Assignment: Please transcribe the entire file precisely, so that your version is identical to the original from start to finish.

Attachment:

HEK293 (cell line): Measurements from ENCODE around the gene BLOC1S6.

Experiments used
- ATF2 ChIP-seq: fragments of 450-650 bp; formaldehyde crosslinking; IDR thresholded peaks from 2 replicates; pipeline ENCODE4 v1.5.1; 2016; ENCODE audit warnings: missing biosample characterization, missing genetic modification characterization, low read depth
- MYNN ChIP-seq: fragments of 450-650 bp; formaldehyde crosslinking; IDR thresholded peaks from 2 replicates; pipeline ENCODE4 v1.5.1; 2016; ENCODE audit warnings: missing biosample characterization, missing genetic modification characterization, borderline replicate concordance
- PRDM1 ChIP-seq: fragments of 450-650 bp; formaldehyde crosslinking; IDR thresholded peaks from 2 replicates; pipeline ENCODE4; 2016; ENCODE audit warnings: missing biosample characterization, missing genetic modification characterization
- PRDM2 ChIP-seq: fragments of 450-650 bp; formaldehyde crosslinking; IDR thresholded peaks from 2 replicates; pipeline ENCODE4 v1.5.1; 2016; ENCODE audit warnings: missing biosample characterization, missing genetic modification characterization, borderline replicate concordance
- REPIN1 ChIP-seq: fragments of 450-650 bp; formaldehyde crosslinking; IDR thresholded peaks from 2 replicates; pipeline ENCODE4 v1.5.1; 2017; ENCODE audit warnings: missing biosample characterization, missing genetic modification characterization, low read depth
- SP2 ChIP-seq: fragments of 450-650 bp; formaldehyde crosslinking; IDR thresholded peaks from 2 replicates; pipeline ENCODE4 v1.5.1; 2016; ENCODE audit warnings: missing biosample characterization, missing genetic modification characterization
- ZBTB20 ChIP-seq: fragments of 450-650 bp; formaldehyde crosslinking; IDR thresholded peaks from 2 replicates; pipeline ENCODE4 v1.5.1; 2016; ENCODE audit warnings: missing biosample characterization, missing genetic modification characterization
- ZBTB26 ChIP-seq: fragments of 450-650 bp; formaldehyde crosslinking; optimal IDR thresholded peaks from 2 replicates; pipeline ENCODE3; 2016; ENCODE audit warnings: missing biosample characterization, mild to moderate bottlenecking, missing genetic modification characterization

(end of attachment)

HEK293 (cell line): Measurements from ENCODE around the gene BLOC1S6.

Experiments used
- ATF2 ChIP-seq: fragments of 450-650 bp; formaldehyde crosslinking; IDR thresholded peaks from 2 replicates; pipeline ENCODE4 v1.5.1; 2016; ENCODE audit warnings: missing biosample characterization, missing genetic modification characterization, low read depth
- MYNN ChIP-seq: fragments of 450-650 bp; formaldehyde crosslinking; IDR thresholded peaks from 2 replicates; pipeline ENCODE4 v1.5.1; 2016; ENCODE audit warnings: missing biosample characterization, missing genetic modification characterization, borderline replicate concordance
- PRDM1 ChIP-seq: fragments of 450-650 bp; formaldehyde crosslinking; IDR thresholded peaks from 2 replicates; pipeline ENCODE4; 2016; ENCODE audit warnings: missing biosample characterization, missing genetic modification characterization
- PRDM2 ChIP-seq: fragments of 450-650 bp; formaldehyde crosslinking; IDR thresholded peaks from 2 replicates; pipeline ENCODE4 v1.5.1; 2016; ENCODE audit warnings: missing biosample characterization, missing genetic modification characterization, borderline replicate concordance
- REPIN1 ChIP-seq: fragments of 450-650 bp; formaldehyde crosslinking; IDR thresholded peaks from 2 replicates; pipeline ENCODE4 v1.5.1; 2017; ENCODE audit warnings: missing biosample characterization, missing genetic modification characterization, low read depth
- SP2 ChIP-seq: fragments of 450-650 bp; formaldehyde crosslinking; IDR thresholded peaks from 2 replicates; pipeline ENCODE4 v1.5.1; 2016; ENCODE audit warnings: missing biosample characterization, missing genetic modification characterization
- ZBTB20 ChIP-seq: fragments of 450-650 bp; formaldehyde crosslinking; IDR thresholded peaks from 2 replicates; pipeline ENCODE4 v1.5.1; 2016; ENCODE audit warnings: missing biosample characterization, missing genetic modification characterization
- ZBTB26 ChIP-seq: fragments of 450-650 bp; formaldehyde crosslinking; optimal IDR thresholded peaks from 2 replicates; pipeline ENCODE3; 2016; ENCODE audit warnings: missing biosample characterization, mild to moderate bottlenecking, missing genetic modification characterization